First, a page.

Note: While this is convenient, Git will store your credentials in clear text in a local file (.git-credentials) under your project directory (see below for the "home" directory). If you don't like this, delete this file and switch to using the cache option.
If you want Git to resume to asking you for credentials every time it needs to connect to the remote repository, you can run this command:
To store the passwords in
TLDR; Use an encrypted netrc file with git 1.8.3+.
Saving a password for git repo https url is possible with a
But: that file would store your password in plain text.
Solution: encrypt that file with gpg (the GNU Privacy Guard), and make git decrypt it each time it needs a password (for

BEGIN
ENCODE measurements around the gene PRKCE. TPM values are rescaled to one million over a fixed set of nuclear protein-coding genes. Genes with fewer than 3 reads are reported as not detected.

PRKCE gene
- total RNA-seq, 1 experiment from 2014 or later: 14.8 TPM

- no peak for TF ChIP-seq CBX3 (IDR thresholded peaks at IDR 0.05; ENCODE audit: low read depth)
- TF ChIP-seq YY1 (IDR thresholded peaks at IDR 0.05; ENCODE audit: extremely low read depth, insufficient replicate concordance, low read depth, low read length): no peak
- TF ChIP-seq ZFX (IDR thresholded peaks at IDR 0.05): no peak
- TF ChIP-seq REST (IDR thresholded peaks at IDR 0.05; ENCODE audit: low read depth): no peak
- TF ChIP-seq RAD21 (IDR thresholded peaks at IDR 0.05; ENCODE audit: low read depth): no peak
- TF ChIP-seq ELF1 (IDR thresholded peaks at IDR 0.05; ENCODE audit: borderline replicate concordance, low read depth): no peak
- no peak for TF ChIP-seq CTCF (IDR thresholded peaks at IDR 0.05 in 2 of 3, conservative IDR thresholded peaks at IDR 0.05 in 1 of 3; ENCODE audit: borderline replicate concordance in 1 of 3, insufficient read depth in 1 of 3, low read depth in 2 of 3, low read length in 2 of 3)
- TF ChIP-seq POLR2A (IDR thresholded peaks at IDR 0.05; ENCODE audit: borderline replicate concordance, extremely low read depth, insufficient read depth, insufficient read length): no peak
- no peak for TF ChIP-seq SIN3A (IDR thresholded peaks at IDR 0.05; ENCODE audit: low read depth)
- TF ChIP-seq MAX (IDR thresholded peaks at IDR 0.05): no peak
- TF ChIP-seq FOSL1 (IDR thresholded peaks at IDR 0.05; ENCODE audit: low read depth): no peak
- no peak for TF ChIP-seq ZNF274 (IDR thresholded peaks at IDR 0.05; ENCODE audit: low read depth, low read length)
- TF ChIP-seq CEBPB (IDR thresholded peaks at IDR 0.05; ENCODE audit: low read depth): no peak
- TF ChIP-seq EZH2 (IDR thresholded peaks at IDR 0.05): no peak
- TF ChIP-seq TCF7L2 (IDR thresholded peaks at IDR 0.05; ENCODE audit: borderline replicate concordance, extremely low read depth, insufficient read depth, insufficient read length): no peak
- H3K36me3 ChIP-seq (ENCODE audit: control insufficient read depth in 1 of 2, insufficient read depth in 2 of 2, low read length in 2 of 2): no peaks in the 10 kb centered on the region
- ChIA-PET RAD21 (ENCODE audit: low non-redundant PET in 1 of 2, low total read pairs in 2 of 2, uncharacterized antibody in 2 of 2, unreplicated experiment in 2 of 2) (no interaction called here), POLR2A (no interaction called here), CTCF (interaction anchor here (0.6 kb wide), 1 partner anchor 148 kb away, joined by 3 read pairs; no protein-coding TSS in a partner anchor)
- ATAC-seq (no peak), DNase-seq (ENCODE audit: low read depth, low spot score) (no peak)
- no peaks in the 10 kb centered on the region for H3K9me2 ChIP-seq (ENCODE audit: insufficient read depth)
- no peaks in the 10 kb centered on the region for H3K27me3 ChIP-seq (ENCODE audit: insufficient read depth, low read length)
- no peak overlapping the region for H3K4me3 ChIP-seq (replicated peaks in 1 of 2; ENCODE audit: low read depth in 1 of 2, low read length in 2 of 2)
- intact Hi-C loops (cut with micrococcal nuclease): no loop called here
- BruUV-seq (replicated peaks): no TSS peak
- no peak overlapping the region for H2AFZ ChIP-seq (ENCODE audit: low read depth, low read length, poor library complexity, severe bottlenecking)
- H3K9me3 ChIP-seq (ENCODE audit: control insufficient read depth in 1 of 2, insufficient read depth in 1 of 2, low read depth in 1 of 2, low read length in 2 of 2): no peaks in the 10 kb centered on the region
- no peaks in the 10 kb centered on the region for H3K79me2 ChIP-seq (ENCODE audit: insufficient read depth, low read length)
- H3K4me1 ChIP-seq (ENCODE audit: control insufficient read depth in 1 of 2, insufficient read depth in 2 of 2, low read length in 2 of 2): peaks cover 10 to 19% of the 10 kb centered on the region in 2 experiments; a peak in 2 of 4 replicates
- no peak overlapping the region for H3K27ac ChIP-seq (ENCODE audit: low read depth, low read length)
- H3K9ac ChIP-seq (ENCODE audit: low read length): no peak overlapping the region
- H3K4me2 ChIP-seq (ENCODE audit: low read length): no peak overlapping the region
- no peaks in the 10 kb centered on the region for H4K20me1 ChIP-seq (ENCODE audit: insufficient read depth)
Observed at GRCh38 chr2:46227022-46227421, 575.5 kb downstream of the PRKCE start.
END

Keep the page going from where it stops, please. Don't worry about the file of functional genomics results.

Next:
Step-by-Step instructions for Windows
(git has a
(Note the '
(Make sure to put a passphrase to that key)
(yes, this is a bash script, but it will work on Windows since it will be called by git)
(don't forget the '
(you now can delete the
(Note the '
From now on, any git command using an http(s) url which requires authentication will decrypt that
That way, you can memorize several url/login/passwords in one file, and have it stored on your disk encrypted.
I'm probably being a bit slow, but it wasn't immediately obvious to me that I needed to download the helper first! I found the credential.helper download at Atlassian's Permanently authenticating with Git repositories, hope it helps.
Follow these steps if you want to use Git with credential caching on OSX:
Download the binary git-credential-osxkeychain.
Run the command below to ensure the binary is executable: